Is seeing believing? Your eyes may deceive you when witnessing a crime

2013-03-17T06:30:00Z 2013-03-18T09:24:15Z Is seeing believing? Your eyes may deceive you when witnessing a crimeDeanna Darr Journal staff Rapid City Journal
March 17, 2013 6:30 am  • 

You see a man grab a woman's purse. You stare at him, memorizing the details as he runs away: blue hat, average height, dark jacket, black-and-white sneakers. Brown hair? Brown hair.

You feel confident that you could identify him again, you tell the responding police officer: "I saw him with my own eyes."

But just what did you see and how much detail will you remember?

Not as much as you might think.

Test your ability.

Witnessing a crime doesn't lead to a "flashbulb" memory, said Gary L. Wells, who has studied witness identification since 1975. Wells, a psychology professor at Iowa State University, will speak at 2 p.m. Thursday, March 21, at Black Hills State University (see box).

"We now know that things like stress and fear actually interfere with the formation of detailed memories," he said. "You'll never forget that it happened, but remembering the details is a whole other story."

Wells also is the director of social science for the American Judicature Society's Institute of Forensic Science and Public Policy, with a research interest in the integration of cognitive and social psychology as it relates to the law. He has completed extensive research on lineup procedures and the accuracy of witness identification. He is consulted by court officers in federal and state criminal cases regarding witness memory, investigation procedures and evidence evaluation.

But his studies, conclusions and proposals were a lonely business in the 1970s and well into '80s — "I'm not sure that anyone really fully accepted the premise," Wells said — until DNA testing revolutionized forensic investigation in the late '80s.

Mistaken identification has been a factor in more than 75 percent of the 179 DNA-exonerated cases across the nation since 1989, he said.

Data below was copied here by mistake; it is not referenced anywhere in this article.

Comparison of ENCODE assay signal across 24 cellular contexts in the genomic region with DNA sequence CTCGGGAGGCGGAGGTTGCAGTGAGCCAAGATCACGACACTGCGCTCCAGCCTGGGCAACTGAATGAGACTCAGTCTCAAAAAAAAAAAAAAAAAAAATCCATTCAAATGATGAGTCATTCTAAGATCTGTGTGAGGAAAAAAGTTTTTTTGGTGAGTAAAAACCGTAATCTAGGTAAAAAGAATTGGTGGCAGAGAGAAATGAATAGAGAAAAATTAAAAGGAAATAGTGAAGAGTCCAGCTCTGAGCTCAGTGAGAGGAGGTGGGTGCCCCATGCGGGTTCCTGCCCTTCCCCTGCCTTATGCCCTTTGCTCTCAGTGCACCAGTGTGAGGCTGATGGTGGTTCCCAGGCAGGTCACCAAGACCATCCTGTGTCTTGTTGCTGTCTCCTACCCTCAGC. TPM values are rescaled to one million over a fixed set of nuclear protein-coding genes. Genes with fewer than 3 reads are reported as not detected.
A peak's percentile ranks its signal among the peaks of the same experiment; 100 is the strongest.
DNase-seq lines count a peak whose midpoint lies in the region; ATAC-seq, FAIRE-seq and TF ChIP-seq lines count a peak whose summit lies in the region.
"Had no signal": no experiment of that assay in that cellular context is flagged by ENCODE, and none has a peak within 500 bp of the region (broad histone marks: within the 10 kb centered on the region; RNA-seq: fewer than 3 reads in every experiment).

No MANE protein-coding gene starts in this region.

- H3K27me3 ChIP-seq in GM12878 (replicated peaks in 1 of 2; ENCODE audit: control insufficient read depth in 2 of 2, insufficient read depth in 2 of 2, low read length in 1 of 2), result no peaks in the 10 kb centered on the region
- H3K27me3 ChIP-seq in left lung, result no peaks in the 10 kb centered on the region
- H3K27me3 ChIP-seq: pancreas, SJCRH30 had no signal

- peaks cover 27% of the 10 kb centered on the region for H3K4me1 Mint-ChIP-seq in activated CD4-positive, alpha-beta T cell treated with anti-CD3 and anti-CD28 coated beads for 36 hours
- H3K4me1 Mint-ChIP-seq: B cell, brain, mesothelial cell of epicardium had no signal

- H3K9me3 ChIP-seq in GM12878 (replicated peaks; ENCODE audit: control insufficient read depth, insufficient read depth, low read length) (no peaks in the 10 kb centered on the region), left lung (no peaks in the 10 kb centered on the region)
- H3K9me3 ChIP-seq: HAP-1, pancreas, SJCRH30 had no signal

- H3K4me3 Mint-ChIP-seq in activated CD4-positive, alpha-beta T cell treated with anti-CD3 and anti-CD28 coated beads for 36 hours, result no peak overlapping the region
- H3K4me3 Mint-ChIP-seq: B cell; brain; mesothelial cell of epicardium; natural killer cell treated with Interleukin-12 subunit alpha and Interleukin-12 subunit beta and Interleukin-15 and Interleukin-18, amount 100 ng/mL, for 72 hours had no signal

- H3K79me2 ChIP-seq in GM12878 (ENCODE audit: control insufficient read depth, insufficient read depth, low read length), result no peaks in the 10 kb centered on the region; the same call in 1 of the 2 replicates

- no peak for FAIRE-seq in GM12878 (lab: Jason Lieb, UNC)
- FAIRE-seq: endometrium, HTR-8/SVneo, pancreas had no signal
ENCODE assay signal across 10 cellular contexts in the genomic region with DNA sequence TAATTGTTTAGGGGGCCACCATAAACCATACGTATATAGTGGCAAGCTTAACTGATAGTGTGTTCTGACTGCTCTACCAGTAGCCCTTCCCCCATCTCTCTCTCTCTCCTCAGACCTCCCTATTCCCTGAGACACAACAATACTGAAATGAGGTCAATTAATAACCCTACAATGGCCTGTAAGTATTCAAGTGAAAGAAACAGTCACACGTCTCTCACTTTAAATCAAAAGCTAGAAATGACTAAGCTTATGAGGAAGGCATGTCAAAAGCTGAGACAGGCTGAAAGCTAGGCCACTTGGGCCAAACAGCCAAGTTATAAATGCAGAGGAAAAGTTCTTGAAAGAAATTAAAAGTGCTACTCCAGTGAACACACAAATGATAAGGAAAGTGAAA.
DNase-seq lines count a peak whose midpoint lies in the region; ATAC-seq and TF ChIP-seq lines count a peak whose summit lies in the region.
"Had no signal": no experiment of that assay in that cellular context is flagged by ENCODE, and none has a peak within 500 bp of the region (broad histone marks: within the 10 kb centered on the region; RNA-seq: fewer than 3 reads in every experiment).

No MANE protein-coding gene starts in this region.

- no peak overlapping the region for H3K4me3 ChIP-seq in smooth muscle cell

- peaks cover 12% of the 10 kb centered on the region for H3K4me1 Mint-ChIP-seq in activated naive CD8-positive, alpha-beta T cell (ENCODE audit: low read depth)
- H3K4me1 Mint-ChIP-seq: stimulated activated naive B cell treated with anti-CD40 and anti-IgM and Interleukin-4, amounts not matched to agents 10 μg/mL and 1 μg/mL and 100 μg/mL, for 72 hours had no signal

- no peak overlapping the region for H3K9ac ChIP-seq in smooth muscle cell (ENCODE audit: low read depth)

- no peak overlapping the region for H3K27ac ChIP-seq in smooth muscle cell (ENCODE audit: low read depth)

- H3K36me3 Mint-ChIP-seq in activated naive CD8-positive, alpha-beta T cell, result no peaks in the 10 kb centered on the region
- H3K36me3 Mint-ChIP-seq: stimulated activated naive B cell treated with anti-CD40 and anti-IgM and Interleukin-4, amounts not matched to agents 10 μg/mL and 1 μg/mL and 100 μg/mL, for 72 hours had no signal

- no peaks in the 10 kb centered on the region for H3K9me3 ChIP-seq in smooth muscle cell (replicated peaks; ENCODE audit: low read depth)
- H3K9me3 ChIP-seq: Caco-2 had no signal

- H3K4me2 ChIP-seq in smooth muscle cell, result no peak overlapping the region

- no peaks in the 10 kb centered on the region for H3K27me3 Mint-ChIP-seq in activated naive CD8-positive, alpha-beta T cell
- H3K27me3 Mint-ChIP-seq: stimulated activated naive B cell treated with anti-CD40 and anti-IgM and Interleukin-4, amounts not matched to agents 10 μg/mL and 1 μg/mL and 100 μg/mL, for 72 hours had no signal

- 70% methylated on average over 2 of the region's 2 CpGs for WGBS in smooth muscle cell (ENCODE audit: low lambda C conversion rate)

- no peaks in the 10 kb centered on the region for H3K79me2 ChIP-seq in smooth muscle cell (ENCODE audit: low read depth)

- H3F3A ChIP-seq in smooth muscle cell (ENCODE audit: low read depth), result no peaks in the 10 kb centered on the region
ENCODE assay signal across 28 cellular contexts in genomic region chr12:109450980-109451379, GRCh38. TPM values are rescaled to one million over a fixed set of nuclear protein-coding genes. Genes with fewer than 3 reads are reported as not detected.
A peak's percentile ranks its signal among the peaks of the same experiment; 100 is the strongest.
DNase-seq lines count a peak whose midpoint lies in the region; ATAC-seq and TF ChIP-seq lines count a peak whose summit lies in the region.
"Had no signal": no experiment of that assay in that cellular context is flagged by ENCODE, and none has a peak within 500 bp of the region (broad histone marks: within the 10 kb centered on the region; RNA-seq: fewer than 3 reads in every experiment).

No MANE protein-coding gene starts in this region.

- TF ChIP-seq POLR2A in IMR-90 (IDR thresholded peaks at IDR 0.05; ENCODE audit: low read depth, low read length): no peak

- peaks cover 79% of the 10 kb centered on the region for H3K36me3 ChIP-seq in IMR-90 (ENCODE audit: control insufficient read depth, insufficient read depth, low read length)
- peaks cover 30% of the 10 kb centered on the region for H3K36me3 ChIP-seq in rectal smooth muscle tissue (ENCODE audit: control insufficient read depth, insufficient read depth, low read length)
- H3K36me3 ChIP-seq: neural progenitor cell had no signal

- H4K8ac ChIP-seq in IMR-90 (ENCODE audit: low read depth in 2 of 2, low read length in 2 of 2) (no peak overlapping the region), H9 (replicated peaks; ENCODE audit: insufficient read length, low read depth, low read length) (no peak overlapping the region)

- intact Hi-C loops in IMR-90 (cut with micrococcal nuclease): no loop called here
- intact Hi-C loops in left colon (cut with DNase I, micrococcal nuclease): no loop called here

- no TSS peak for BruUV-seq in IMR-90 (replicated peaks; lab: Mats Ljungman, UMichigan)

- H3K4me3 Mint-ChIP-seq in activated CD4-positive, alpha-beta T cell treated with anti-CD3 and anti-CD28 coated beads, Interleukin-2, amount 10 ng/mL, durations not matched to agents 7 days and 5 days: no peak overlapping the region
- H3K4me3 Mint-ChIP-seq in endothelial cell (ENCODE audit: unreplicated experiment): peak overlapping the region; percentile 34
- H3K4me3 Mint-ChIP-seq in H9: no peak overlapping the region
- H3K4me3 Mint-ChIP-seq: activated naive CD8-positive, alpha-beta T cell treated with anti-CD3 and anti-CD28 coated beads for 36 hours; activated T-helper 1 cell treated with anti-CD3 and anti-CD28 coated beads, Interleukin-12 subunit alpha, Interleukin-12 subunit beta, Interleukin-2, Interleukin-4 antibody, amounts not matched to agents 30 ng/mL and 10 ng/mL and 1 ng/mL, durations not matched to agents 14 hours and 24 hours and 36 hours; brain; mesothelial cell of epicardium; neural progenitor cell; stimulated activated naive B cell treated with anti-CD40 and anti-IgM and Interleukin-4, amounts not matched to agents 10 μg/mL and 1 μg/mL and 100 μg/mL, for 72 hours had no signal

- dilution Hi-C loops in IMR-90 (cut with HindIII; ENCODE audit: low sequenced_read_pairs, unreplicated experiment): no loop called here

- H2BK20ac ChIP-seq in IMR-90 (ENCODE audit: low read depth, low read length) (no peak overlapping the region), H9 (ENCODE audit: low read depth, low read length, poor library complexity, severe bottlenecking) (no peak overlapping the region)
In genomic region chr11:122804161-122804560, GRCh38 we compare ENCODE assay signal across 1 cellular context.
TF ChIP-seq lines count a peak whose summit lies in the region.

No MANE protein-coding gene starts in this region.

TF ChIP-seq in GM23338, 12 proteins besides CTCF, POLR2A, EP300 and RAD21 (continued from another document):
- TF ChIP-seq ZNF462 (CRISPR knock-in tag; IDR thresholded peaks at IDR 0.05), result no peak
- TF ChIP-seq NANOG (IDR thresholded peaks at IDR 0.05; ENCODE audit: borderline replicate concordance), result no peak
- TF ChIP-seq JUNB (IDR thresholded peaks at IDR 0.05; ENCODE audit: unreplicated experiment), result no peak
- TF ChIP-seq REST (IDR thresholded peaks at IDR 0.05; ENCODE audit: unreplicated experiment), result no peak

At a crime scene, lighting conditions, distance and distractions can cloud a witness' memory.

"You've got simple things that have huge effects: a person wearing sunglasses or a hat, a disguise that doesn't look like a disguise," Wells said. "If somebody's got a weapon, your attention goes to that," he added, noting that witnesses typically focus on what the perpetrator is wearing rather than more permanent distinguishing characteristics, such as a scar or mole.

While the memory is being retained, other factors can intrude on its preservation, he said.

"People will go back and, without realizing it, fill in details. The filling-in process is not really memory," Wells said, but more like manufactured recall. "Somebody says something about a mustache and then when you go back to try to remember, you're putting a mustache on it."

Police lineups — "the ultimate eyewitness evidence" — can be problematic as well, he said.

"You're trying to recognize a person you (may have seen) only briefly under sub-optimal conditions," he said. "People believe they should be able to do that. They go into that (lineup procedure) pretty motivated that they can help solve this crime."

The tendency of most witnesses is to make a relative judgment, Wells said, choosing the person who looks most like the memory of the person they remember — even if the suspect is not in the lineup.